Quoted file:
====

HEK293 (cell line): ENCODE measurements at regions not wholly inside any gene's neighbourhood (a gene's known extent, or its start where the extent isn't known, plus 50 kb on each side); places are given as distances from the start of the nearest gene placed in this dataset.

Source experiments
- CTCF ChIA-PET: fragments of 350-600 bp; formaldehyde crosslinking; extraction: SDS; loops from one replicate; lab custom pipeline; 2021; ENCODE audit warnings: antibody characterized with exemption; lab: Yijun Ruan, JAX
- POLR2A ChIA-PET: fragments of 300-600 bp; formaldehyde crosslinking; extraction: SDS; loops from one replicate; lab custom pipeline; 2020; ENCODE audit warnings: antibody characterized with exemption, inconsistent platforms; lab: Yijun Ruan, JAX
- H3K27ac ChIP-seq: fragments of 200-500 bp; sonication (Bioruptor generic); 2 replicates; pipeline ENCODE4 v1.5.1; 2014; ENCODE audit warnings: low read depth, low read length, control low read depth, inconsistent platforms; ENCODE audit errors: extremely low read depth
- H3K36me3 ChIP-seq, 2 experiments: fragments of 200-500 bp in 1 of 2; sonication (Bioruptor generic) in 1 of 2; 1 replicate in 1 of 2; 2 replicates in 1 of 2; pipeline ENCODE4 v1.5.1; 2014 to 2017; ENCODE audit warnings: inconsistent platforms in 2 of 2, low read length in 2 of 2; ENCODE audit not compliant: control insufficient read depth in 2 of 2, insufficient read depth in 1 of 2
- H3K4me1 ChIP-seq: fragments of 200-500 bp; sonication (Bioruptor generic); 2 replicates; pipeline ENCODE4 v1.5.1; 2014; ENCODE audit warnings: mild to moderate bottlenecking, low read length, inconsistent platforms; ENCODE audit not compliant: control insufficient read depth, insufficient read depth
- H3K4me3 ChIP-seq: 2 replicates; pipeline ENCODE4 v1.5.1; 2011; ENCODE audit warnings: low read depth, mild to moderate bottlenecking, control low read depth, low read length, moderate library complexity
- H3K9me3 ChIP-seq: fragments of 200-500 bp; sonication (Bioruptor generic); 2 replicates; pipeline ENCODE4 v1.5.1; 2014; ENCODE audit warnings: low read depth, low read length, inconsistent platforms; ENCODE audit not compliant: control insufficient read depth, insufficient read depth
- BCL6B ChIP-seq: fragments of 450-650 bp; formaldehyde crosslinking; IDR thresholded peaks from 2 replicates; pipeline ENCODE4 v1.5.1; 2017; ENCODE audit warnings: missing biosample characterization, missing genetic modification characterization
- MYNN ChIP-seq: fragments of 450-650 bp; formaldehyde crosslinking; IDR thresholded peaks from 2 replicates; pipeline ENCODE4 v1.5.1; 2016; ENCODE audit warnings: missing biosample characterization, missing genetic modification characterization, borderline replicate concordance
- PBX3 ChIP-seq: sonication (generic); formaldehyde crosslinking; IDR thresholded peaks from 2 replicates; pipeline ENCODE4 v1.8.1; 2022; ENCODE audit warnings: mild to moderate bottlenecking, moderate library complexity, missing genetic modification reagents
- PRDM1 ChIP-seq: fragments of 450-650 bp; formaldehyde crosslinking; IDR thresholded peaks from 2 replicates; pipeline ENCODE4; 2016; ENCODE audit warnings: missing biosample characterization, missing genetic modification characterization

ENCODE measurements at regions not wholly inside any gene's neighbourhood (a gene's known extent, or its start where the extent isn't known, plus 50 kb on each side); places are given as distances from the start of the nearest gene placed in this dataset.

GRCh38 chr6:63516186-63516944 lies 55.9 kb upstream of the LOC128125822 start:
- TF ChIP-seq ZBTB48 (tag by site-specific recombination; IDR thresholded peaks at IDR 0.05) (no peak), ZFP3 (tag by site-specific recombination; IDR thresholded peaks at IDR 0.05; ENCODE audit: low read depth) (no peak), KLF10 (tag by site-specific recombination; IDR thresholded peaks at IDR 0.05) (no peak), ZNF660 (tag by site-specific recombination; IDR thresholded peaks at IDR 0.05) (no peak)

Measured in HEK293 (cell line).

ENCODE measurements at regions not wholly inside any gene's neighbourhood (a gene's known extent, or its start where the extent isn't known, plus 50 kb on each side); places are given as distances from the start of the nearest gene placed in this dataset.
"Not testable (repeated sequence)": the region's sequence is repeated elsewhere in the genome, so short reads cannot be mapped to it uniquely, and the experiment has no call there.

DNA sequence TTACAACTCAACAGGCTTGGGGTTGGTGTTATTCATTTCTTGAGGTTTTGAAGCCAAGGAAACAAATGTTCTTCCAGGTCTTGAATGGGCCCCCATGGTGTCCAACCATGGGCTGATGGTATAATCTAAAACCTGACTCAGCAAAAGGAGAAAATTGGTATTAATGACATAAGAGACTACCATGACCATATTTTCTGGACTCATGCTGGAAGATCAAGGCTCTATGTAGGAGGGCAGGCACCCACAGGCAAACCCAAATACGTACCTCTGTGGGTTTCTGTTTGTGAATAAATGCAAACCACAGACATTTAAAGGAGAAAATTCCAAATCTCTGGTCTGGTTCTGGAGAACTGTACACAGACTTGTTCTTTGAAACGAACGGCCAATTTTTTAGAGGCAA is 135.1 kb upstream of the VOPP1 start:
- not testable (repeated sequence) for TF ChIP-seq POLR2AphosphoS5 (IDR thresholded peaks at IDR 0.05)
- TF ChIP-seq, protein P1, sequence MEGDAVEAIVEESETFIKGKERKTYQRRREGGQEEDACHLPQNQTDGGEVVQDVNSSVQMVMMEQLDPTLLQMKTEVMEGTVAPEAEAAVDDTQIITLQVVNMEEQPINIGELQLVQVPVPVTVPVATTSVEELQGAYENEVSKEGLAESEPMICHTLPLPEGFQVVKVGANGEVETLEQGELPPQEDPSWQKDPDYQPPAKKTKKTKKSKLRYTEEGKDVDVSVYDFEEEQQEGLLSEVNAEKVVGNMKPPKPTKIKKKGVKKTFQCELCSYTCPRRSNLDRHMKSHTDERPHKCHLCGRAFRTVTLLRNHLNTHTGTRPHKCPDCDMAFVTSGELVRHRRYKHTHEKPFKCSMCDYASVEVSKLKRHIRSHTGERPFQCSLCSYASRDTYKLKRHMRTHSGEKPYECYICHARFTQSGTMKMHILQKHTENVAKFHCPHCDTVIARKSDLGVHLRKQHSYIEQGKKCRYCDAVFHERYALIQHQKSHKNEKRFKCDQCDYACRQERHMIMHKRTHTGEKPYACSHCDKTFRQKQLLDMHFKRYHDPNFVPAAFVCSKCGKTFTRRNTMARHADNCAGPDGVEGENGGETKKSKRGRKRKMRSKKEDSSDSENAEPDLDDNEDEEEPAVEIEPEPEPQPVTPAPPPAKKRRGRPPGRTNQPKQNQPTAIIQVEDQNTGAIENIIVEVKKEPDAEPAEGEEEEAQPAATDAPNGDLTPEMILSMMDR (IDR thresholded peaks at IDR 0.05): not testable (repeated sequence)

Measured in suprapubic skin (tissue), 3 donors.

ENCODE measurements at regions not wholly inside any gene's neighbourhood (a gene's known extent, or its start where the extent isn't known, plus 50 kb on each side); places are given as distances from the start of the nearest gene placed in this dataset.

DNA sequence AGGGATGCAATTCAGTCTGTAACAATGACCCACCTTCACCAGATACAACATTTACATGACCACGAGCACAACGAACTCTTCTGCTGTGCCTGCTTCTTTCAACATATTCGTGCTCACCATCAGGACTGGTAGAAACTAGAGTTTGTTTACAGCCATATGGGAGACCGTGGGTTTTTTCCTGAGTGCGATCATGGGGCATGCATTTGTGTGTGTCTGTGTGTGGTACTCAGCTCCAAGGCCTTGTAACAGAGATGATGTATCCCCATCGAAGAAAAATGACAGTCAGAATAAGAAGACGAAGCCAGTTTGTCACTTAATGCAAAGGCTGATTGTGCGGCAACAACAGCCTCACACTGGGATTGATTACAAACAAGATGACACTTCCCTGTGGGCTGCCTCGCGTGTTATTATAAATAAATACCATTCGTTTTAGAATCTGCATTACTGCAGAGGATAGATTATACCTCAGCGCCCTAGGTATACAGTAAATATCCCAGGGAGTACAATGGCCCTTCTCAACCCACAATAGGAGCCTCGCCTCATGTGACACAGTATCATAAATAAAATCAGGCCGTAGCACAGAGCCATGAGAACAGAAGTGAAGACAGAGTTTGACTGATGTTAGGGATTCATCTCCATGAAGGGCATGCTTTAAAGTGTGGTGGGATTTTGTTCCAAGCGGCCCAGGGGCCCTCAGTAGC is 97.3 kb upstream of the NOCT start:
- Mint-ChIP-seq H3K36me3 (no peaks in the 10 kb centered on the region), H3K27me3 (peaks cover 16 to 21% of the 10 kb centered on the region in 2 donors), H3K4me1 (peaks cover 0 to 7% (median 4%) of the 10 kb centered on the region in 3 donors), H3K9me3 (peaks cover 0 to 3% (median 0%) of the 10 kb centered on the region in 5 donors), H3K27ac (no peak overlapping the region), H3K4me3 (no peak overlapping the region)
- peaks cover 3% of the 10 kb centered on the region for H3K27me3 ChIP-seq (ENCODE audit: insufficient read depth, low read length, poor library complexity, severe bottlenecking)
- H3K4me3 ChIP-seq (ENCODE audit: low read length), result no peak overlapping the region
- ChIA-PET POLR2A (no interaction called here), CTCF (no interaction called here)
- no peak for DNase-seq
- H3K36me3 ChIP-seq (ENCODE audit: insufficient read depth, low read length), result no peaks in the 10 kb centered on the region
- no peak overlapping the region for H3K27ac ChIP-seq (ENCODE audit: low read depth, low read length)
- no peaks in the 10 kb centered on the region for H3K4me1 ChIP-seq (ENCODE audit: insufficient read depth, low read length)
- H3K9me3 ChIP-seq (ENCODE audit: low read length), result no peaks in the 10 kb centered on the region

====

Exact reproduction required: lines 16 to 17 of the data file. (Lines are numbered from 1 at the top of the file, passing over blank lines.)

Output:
- TF ChIP-seq ZBTB48 (tag by site-specific recombination; IDR thresholded peaks at IDR 0.05) (no peak), ZFP3 (tag by site-specific recombination; IDR thresholded peaks at IDR 0.05; ENCODE audit: low read depth) (no peak), KLF10 (tag by site-specific recombination; IDR thresholded peaks at IDR 0.05) (no peak), ZNF660 (tag by site-specific recombination; IDR thresholded peaks at IDR 0.05) (no peak)

Measured in HEK293 (cell line).